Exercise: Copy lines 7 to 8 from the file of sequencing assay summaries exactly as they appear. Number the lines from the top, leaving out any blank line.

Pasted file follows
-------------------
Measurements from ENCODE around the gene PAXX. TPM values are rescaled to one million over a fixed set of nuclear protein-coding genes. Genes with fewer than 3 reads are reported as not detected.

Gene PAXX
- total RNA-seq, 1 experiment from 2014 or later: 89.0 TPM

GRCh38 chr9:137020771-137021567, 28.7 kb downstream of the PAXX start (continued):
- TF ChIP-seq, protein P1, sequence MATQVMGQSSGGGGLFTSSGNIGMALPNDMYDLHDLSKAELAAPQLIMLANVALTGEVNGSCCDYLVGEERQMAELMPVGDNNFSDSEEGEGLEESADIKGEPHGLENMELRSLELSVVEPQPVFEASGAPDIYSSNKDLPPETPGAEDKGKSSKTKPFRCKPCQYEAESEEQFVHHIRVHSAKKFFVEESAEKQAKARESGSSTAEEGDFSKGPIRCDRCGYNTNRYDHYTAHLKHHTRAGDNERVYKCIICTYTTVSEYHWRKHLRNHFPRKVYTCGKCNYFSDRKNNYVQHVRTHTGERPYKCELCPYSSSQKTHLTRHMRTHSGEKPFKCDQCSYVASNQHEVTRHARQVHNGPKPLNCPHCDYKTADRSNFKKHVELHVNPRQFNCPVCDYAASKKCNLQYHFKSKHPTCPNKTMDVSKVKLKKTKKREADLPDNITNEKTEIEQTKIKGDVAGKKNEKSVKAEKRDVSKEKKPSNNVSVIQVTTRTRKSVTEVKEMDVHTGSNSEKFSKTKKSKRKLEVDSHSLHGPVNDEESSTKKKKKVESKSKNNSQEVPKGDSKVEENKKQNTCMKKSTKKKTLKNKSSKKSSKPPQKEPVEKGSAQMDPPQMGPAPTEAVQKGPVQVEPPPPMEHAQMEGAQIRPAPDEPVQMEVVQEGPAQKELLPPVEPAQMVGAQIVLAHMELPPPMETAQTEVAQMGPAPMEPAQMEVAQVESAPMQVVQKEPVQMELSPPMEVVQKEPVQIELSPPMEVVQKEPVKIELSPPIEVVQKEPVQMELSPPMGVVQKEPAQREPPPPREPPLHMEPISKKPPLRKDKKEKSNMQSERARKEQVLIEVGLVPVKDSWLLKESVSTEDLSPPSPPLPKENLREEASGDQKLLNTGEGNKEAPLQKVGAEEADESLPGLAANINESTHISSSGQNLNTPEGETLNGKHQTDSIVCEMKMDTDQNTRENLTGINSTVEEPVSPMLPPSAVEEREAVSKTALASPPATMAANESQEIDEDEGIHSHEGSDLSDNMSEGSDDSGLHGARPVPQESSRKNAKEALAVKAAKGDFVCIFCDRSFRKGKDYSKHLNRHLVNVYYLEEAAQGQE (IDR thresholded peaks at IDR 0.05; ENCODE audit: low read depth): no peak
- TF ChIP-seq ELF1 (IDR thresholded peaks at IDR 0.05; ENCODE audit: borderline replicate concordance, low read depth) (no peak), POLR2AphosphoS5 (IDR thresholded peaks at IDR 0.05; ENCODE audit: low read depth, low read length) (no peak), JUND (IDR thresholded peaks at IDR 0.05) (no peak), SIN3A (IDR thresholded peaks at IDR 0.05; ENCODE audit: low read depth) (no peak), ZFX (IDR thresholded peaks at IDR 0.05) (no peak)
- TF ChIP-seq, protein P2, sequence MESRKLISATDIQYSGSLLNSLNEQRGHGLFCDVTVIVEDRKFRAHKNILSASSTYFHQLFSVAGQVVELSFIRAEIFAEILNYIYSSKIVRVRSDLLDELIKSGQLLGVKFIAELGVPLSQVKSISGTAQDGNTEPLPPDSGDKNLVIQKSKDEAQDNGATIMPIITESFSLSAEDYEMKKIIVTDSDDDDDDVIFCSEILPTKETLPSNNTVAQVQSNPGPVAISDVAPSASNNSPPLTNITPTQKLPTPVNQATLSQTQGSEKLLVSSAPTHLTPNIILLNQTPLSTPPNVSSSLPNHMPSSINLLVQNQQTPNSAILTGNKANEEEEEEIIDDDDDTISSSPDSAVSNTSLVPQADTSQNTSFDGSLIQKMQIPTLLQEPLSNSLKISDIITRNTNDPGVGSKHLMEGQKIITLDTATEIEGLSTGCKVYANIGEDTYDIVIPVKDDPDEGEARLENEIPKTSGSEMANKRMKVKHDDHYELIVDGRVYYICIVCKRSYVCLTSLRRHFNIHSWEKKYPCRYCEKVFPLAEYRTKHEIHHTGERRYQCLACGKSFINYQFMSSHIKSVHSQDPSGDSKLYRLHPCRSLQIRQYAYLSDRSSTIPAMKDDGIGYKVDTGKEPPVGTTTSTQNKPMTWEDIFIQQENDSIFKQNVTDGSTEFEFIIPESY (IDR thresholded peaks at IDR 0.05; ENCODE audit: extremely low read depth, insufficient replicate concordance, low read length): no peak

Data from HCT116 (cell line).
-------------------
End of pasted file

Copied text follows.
- TF ChIP-seq, protein P2, sequence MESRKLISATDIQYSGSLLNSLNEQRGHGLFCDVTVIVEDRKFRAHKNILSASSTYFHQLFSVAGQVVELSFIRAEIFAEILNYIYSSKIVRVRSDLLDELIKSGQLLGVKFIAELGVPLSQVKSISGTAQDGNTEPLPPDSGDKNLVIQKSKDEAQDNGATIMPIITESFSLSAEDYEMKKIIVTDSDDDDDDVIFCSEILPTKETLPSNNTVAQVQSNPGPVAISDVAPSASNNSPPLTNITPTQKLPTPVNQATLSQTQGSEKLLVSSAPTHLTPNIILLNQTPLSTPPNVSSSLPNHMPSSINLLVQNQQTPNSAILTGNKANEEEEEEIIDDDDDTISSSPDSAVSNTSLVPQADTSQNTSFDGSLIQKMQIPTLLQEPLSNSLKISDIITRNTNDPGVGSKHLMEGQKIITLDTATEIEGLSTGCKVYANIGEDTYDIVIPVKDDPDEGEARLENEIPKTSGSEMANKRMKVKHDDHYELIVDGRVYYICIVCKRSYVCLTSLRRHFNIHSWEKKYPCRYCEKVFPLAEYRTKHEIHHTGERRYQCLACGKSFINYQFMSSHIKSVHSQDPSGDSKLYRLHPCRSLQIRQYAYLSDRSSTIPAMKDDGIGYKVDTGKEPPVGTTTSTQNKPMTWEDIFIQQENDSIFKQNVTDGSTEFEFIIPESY (IDR thresholded peaks at IDR 0.05; ENCODE audit: extremely low read depth, insufficient replicate concordance, low read length): no peak

Data from HCT116 (cell line).